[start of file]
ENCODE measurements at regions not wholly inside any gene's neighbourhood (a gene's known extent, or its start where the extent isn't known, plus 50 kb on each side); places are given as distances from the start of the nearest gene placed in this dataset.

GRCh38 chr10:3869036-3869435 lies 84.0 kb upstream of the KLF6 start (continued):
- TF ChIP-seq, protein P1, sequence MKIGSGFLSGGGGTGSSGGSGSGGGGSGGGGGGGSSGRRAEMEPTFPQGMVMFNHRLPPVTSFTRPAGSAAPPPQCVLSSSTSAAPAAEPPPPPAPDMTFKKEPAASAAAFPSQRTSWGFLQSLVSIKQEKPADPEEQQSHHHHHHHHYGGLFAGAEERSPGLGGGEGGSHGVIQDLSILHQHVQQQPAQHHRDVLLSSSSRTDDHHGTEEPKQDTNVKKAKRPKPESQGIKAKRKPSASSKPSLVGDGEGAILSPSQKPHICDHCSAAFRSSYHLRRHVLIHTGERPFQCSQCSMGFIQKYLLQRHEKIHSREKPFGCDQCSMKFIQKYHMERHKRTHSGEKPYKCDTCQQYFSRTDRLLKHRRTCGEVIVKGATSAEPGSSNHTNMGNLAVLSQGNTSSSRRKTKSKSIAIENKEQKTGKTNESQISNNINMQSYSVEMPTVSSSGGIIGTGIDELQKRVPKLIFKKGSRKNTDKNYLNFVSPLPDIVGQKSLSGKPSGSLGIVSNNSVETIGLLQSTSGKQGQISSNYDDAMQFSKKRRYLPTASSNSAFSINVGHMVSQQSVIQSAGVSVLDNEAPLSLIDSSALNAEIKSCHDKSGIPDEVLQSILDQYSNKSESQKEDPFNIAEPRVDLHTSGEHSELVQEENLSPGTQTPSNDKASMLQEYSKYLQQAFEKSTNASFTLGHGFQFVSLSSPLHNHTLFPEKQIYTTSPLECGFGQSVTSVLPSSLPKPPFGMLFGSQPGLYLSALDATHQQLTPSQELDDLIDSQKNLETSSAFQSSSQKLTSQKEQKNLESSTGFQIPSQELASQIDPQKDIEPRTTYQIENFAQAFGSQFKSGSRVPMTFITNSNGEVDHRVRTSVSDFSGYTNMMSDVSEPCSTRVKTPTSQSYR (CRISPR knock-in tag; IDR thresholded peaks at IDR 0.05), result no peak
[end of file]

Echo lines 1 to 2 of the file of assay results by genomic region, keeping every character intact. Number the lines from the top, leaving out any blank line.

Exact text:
ENCODE measurements at regions not wholly inside any gene's neighbourhood (a gene's known extent, or its start where the extent isn't known, plus 50 kb on each side); places are given as distances from the start of the nearest gene placed in this dataset.

GRCh38 chr10:3869036-3869435 lies 84.0 kb upstream of the KLF6 start (continued):